Chehalis' role in internment is commemorated 75 years later

75 years ago, the U.S. governments shipped dozens of Japanese Americans from Southwest Washington to an internment camp. There's now an effort to keep history alive.

Irene Yamasaki was too young to remember what happened at the Chehalis Train Depot 75 years ago, but she’s returning to the station today to honor her family.

“I think it’s important that a representative of my family is at the dedication,” Yamasaki said.

Yamasaki was 18-months old when the U.S. government removed her Lewis County family from their home in Adna, Wash., and sent them on a train to Tule Lake, Calif.

The date was June 2, 1942.

Related: Prisoners in Their Own Land 

She was one of 86 Japanese-Americans from southwest Washington sent to an internment camp. They departed from the depot.

During World War II, more than 100,000 Japanese-Americans were ordered out of their homes and sent to camps.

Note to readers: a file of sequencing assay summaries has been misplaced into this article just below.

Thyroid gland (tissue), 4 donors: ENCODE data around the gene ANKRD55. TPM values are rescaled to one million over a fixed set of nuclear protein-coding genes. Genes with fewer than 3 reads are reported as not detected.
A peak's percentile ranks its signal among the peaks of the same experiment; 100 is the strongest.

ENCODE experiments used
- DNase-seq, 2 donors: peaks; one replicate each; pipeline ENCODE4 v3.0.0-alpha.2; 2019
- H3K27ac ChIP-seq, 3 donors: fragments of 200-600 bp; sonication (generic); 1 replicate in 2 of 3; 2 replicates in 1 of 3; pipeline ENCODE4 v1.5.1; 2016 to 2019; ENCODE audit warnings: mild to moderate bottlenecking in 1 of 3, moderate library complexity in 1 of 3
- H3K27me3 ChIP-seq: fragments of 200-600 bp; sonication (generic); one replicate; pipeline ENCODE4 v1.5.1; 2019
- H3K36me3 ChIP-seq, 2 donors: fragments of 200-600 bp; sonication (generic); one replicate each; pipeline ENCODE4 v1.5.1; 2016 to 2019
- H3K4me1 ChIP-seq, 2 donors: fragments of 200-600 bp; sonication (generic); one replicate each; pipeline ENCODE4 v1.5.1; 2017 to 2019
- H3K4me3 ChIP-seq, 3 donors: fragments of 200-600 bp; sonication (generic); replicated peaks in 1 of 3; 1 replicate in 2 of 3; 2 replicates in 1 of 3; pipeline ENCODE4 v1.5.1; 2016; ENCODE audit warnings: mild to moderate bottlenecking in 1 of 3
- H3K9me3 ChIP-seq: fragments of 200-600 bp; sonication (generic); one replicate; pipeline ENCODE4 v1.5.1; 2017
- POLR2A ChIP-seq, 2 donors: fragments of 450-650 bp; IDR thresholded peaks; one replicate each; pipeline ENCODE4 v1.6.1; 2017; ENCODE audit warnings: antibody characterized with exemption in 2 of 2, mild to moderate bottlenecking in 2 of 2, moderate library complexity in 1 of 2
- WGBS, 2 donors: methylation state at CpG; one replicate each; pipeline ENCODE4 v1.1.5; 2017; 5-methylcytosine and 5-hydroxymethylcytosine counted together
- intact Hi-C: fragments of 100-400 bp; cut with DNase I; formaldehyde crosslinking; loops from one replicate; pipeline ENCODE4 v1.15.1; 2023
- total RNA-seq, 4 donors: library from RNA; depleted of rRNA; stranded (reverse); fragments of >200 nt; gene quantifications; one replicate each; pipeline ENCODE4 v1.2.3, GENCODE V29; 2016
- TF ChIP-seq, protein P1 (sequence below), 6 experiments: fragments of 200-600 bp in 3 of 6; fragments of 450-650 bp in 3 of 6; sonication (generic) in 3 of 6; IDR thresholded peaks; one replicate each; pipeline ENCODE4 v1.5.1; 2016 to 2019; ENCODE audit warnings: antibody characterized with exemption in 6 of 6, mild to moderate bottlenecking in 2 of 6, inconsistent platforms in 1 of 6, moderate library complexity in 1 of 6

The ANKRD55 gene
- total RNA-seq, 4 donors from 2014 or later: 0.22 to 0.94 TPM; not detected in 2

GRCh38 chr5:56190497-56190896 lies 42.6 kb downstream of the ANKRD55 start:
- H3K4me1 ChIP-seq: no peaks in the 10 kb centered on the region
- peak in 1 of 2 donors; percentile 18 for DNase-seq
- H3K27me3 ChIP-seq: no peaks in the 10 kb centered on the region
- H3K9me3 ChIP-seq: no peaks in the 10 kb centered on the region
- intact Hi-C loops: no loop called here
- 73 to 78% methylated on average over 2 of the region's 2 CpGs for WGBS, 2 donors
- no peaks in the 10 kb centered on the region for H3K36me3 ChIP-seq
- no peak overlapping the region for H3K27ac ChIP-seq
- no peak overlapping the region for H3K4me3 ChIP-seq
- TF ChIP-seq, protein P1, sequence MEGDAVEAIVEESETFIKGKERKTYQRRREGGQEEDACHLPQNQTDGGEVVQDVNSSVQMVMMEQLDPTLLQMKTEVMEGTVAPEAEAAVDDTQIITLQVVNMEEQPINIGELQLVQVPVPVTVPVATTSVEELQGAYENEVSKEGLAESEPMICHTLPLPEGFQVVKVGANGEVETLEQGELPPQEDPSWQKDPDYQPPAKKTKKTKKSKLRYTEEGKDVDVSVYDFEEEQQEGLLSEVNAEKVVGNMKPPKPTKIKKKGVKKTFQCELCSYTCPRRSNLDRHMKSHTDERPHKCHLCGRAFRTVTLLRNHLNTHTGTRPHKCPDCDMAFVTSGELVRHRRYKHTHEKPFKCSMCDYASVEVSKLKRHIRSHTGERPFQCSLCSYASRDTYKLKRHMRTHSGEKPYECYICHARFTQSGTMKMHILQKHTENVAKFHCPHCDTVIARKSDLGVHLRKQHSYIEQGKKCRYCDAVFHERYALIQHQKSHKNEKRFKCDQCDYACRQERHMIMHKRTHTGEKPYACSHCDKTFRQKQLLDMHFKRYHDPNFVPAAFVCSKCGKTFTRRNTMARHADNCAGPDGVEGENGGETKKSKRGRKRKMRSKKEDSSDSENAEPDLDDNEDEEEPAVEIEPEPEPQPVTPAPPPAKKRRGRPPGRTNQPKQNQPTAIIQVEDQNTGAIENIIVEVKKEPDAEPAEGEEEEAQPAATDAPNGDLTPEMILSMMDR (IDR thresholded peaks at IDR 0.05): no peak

The depot in Chehalis now houses the Lewis County Historical Museum, and Saturday the museum is opening a new exhibit on the role the depot played.

Photos: Lewis County Historical Museum

“They were contributing members of society, it was very sad when they left,” museum interim director Ted Livermore said.

Livermore said museum volunteers wanted to honor the residents and to make sure their story was told.

“We want to keep the memory alive because it’s all part of our history,” Livermore said. “It’s part of our culture, so that we don’t repeat history.”

The exhibit will be dedicated Saturday morning at 11 a.m. at the Chehalis Historical Museum at 599 NW Front St., Chehalis, WA, 98532.

© 2017 KING-TV


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